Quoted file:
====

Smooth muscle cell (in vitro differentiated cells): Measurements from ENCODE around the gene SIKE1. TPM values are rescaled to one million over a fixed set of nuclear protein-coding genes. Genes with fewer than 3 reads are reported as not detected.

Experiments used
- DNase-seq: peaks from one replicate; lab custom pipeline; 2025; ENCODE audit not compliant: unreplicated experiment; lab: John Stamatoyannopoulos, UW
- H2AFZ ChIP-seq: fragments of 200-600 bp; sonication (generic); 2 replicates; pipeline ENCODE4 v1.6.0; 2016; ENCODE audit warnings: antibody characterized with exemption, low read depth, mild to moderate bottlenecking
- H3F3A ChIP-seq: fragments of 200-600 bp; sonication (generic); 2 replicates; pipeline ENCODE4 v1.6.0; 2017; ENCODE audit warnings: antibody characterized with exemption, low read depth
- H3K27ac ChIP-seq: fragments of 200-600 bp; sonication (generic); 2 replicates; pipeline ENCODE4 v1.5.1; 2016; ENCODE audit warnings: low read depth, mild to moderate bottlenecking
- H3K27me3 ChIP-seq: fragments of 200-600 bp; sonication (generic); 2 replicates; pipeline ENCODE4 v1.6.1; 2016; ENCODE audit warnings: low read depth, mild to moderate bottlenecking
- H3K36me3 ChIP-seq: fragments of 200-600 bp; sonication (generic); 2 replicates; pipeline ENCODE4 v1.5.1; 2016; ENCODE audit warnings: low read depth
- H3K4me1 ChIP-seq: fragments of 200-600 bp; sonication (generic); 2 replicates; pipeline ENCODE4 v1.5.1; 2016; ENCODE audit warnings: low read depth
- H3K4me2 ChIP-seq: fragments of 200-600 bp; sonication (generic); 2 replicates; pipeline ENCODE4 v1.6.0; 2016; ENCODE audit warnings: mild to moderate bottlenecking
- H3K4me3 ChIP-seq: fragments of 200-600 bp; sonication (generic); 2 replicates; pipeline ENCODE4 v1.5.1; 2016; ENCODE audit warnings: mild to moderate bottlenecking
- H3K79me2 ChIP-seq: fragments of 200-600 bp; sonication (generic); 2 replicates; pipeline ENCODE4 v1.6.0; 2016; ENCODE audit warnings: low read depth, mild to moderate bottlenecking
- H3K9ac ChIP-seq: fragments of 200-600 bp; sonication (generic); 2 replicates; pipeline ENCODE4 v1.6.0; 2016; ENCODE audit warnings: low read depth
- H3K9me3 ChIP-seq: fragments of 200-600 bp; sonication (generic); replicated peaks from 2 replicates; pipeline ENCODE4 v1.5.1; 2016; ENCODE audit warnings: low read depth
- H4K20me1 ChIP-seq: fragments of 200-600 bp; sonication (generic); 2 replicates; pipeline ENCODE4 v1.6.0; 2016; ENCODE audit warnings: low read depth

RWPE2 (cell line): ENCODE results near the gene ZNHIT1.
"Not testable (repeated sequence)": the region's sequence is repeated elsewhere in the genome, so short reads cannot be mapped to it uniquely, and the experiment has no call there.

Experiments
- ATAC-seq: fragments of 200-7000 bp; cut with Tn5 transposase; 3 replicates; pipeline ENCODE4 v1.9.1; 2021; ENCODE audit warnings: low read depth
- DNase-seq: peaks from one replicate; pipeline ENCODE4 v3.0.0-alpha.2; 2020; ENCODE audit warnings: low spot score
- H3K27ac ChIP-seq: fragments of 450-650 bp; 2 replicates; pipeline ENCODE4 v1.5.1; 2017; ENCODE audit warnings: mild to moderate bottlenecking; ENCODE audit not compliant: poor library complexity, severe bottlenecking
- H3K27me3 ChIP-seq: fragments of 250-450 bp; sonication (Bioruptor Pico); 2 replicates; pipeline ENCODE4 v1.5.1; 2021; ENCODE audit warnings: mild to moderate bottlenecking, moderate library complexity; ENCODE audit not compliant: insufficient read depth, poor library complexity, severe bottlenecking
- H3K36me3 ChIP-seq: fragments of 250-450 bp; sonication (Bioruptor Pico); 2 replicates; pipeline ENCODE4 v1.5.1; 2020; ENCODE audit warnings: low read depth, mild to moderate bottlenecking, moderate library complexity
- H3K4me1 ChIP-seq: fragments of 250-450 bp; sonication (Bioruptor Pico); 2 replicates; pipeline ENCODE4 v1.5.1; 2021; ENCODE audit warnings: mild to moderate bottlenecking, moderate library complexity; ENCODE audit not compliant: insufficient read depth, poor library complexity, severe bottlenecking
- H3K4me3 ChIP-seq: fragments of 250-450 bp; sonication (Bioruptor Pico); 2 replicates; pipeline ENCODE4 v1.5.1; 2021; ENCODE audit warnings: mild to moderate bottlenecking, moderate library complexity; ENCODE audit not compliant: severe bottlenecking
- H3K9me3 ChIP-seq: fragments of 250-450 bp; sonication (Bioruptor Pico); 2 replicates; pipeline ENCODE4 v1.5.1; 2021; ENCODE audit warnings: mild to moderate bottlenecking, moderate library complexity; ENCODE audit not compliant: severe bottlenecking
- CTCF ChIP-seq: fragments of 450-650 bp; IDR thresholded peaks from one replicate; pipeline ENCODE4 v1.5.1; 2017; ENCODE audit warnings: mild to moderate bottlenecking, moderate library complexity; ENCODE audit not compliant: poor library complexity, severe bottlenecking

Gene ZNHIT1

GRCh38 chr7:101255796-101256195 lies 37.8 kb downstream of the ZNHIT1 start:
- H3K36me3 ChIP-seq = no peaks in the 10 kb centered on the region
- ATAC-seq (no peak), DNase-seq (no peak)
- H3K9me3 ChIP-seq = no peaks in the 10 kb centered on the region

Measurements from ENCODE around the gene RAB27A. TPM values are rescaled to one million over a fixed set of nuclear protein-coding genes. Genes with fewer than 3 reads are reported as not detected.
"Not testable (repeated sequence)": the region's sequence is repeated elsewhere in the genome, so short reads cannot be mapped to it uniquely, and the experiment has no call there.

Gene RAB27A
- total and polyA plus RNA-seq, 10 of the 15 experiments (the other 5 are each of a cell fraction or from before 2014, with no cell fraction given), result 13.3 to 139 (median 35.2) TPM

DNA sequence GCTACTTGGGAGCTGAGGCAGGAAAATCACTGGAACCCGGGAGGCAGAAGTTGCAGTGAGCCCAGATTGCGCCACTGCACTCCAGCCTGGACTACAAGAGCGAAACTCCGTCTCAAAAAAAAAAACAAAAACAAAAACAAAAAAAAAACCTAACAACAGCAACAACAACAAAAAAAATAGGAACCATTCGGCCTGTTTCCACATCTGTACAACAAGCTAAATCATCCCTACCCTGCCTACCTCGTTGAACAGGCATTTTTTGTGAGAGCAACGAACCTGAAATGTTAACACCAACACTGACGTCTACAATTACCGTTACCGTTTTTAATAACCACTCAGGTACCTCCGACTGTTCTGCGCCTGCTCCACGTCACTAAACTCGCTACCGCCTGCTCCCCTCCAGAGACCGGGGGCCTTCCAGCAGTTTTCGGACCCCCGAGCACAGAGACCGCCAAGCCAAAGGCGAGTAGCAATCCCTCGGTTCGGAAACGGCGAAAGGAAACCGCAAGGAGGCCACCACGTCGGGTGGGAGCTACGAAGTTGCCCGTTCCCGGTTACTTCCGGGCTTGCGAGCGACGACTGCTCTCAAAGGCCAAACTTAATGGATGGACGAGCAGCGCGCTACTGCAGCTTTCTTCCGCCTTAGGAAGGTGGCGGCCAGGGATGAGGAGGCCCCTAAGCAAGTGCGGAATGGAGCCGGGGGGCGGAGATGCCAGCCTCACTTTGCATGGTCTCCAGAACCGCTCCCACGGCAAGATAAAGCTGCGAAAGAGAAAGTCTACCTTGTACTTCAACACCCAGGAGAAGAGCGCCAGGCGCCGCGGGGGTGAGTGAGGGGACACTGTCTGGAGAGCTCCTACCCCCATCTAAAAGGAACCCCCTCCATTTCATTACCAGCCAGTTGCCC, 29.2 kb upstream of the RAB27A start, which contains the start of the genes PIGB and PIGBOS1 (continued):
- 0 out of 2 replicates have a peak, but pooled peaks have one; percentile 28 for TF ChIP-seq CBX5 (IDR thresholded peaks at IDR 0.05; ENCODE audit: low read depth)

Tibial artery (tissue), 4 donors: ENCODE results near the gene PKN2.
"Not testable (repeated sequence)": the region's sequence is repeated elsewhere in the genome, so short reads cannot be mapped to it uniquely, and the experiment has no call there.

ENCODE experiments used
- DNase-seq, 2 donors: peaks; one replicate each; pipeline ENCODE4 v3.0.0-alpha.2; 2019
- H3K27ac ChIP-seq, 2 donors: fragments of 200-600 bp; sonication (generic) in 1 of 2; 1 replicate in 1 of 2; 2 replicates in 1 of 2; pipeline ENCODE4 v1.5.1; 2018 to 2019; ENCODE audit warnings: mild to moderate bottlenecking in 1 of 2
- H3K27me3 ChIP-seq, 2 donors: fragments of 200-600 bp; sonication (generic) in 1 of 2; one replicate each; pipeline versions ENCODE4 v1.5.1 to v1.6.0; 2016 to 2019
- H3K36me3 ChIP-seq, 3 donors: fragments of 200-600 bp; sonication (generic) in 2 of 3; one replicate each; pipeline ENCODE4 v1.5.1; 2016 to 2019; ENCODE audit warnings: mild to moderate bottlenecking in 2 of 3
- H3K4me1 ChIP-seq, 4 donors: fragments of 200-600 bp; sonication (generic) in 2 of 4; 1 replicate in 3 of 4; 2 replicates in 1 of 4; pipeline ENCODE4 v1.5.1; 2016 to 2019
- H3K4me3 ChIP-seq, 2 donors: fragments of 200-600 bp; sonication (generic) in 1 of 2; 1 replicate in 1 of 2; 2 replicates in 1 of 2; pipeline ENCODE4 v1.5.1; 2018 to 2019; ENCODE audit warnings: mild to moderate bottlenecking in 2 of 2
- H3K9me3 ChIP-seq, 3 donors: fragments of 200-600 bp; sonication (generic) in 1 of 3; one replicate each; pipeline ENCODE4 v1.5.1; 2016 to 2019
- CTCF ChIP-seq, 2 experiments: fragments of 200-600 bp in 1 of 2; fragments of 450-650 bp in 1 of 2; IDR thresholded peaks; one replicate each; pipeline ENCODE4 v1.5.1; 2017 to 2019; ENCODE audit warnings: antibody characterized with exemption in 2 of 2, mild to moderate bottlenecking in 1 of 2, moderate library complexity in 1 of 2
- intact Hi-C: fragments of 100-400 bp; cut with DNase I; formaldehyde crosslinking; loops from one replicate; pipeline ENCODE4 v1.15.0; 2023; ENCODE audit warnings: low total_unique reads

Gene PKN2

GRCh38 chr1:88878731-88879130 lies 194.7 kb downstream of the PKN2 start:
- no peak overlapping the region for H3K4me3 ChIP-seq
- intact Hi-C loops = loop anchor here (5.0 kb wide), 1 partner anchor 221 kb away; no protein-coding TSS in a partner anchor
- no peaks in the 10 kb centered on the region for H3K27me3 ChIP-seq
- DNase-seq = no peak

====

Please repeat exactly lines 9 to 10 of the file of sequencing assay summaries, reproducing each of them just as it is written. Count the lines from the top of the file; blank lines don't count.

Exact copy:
- H3K4me1 ChIP-seq: fragments of 200-600 bp; sonication (generic); 2 replicates; pipeline ENCODE4 v1.5.1; 2016; ENCODE audit warnings: low read depth
- H3K4me2 ChIP-seq: fragments of 200-600 bp; sonication (generic); 2 replicates; pipeline ENCODE4 v1.6.0; 2016; ENCODE audit warnings: mild to moderate bottlenecking